The renovation of the NLS Interior has been launched in 2007 and was ended in mid-2011, covering the following segments: the main entrance hall for users with exhibition space, the stairway of the entrance hall for users, the toilets at the ground floor and on floor, coffee bar with the kitchen, atrium, main hall on the floor level (floor, ceilings, lighting, information desks for users), all reading rooms at floor level, official entrance at the level of higher ground floor, hall and stairs, the apartment for foreign guests-researchers at the level of lower ground floor, the complete lighting of the NLS and the balconies for users at the level of the main hall and floors. The renovated area for the users was opened in September 2011, opening its doors to many existing and new users.[citation needed]

Nowadays, the National Library of Serbia is a modern national library. Its goals are: incorporation into the world's information flows, recognition within the world's family of national libraries, as well as becoming an information resource and drive for the development of Serbian society.[6][7]


General collection includes: books printed after 1868 in Serbian and other ex-Yu languages and books printed after 1700 in foreign languages, periodicals from Serbia, ex-Yu and abroad, bibliographies, encyclopedias, lexicons, catalogs, dictionaries, directories in classical and electronic form, organized in an open access reference stock.

Special collections contain: old and rare books containing printed books in 18th and 19th century in languages of ex-Yu as well as foreign books up to 1700, bibliophile and miniature editions, literary and other manuscripts and archival documents, cartographic materials, printed music material and phonograms, photographic documents, engravings and picture material, placards and information materials, memorial libraries and legacies.

Manuscript collection includes: handwritten books from 12th to 18th century, mostly Serbian and small numbers of Bulgarian, Macedonian and Russian editions, incunabula and old Serbian printed books from 1494 to 1638, prints from old Serbian carved tablets from 16th to 18th century, microfilms of South Slavonic Cyrillic manuscripts.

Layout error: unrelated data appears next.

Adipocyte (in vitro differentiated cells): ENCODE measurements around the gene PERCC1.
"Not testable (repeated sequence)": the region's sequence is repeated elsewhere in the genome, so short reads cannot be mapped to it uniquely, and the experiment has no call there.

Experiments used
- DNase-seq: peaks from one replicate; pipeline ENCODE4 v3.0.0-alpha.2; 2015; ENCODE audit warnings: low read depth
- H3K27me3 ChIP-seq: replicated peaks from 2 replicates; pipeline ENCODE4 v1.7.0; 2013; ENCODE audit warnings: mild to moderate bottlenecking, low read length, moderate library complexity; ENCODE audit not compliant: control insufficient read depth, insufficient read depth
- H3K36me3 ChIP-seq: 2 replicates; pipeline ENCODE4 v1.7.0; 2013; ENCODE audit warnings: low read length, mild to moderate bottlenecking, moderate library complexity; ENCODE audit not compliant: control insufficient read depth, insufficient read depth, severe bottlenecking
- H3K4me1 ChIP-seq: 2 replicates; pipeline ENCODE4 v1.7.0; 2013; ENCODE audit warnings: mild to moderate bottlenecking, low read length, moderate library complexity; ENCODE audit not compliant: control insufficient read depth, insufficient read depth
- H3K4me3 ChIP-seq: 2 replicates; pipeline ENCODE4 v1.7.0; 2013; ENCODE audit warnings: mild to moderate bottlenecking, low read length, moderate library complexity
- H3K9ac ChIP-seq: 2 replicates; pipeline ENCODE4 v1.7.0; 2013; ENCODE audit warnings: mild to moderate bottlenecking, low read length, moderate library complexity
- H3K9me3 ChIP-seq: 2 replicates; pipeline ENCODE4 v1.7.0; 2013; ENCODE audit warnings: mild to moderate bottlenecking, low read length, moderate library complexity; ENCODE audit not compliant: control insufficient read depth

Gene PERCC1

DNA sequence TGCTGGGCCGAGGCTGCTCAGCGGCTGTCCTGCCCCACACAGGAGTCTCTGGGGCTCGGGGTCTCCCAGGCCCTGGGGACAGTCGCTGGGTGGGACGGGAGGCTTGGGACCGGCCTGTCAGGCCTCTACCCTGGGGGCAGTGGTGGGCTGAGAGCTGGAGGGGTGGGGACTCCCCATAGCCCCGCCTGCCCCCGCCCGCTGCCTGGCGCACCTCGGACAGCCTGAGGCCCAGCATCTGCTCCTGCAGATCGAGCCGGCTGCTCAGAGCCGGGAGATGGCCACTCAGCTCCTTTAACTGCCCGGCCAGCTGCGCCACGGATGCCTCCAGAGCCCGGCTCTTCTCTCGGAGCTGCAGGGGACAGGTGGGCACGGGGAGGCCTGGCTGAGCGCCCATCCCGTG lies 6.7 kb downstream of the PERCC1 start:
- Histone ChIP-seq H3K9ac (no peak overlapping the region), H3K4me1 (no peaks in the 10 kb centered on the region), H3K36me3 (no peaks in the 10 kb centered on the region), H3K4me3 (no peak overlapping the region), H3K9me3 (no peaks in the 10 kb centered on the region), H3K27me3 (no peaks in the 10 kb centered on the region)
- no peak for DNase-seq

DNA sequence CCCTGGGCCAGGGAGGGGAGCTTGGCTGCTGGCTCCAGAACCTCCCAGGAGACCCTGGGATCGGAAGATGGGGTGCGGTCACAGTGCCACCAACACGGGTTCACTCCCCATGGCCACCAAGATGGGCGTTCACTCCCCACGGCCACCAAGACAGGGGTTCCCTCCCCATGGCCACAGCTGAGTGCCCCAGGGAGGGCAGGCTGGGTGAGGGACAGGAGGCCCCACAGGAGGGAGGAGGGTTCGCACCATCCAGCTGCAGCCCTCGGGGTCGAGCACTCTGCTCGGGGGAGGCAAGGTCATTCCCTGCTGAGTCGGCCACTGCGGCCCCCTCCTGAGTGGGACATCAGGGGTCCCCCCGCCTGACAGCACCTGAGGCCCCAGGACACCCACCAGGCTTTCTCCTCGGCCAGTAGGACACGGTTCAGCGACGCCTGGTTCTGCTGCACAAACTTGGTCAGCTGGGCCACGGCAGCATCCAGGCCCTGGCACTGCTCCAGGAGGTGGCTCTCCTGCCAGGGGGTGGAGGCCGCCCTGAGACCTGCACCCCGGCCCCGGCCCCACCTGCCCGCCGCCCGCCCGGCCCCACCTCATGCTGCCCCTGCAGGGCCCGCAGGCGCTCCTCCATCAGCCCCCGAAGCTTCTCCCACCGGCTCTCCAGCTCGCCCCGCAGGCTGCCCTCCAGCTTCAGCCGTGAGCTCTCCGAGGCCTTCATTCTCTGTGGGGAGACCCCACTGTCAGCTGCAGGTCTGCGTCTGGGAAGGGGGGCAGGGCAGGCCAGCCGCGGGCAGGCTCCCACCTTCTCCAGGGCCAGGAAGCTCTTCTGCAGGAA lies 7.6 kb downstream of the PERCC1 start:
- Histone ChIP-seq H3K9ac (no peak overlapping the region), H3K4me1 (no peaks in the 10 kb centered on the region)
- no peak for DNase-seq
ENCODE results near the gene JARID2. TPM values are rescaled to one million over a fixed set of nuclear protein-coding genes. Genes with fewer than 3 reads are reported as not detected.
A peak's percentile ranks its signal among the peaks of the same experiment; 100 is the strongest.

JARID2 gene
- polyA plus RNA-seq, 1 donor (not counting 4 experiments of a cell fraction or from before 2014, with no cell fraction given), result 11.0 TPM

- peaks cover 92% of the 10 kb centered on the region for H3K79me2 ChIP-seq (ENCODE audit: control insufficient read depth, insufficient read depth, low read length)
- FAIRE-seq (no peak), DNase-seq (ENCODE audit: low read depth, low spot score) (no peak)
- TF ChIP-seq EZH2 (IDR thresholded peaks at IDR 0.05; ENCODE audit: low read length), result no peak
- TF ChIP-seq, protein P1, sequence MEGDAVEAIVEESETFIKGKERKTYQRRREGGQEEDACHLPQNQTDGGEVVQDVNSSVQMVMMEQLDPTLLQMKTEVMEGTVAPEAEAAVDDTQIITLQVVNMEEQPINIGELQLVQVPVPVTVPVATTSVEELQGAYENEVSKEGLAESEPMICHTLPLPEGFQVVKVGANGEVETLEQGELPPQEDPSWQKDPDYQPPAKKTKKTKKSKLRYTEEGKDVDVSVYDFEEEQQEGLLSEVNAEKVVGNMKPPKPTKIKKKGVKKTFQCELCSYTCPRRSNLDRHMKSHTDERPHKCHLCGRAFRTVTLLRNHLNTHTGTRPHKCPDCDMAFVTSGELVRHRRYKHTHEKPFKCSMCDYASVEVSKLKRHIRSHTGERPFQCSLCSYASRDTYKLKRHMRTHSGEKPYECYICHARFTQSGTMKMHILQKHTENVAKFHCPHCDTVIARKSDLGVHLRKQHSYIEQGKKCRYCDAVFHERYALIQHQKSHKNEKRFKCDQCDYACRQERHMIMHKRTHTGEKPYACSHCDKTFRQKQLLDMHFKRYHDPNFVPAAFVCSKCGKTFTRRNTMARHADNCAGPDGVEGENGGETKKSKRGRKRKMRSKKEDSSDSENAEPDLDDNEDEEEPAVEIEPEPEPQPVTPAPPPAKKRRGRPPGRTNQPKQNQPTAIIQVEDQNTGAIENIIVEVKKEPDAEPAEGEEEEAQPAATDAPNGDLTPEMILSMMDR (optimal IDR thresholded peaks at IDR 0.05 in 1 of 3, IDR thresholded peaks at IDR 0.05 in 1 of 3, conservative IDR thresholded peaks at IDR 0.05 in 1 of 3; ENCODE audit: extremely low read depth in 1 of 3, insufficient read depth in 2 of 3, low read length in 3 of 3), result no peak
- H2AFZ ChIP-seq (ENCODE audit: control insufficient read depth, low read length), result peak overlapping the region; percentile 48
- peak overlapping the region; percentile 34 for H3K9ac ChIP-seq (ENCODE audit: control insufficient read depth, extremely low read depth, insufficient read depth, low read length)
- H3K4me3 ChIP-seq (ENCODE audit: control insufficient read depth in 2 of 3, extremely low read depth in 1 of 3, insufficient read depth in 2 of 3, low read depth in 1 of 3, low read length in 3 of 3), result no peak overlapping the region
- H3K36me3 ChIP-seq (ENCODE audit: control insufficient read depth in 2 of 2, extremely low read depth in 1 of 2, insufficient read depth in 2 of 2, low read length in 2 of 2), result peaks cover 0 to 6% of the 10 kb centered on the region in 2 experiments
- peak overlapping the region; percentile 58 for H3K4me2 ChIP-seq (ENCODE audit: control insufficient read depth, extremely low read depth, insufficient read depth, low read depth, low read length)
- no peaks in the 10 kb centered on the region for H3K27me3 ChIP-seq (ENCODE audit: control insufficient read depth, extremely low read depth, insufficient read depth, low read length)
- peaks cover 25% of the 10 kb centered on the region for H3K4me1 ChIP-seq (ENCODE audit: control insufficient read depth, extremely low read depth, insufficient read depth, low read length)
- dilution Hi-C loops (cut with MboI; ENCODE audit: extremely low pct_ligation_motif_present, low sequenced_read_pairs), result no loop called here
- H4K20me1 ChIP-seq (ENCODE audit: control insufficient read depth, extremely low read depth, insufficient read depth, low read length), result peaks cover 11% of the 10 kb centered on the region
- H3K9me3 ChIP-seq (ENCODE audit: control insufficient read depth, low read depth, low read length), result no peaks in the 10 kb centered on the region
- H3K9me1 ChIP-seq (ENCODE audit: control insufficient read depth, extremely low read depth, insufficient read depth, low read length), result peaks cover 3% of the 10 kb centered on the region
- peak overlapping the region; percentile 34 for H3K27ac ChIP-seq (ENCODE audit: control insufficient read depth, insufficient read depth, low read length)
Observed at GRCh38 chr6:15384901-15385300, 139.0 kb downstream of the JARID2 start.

Digital NLS

Digital library of the National Library of Serbia contains 1.2 million scanned pages in about 70 different collections (Cyrillic manuscripts, old and rare books, books, Serbian children's digital library, newspapers and magazines, cartographic materials, engravings and art material, photographic materials, posters and documentary material, printed music and sound records, catalogs and bibliographies, miscellaneous). NLS also participates in the several international projects such as World Digital Library, with the goal of making Serbian digitised heritage accessible and searchable together with the cultural heritage of other countries. NLS is a partner of the project Europeana Collections 1914-1918 and as a part of this project has published a thematic digital library Veliki rat (Great War) with valuable collections from World War I period.[8]



  1. ^ Encyclopedia of Library and Information Science: Volume 33 - the Wellesley College Library to Zoological Literature: A Review. CRC Press. 29 January 1982. ISBN 9780824720339.
  2. ^ Dejan Ristić (3 April 2016). "Hitler je naredio: prvo uništiti Narodnu biblioteku" [Hitler ordered: first destroy the National Library]. Politika (in Serbian).
  3. ^ Jelena Čalija, Dejan Ristić (15 March 2020). "Двоструко страдање Народне библиотеке Србије" [Double suffering of the National Library of Serbia]. Politika (in Serbian). p. 8.
  4. ^ a b Harvard Alumni Association (1946). Harvard Alumni Bulletin.
  5. ^ Encyclopedia of Library and Information Science: Volume 33 - the Wellesley College Library to Zoological Literature: A Review. CRC Press. 29 January 1982. ISBN 9780824720339.
  6. ^ National Library of Serbia, Conference of European National Librarians.
  7. ^ David A. Norris, Belgrade - A Cultural History, Oxford University Press 2009, page 197 (Google Books).
  8. ^ "Great War". Велики рат. National Library of Serbia. Retrieved 29 March 2016.
  9. ^ Vojvodine, Javna medijska ustanova JMU Radio-televizija. "Ласло Блашковић на челу НБС". JMU Radio-televizija Vojvodine. Retrieved 17 January 2021.

External links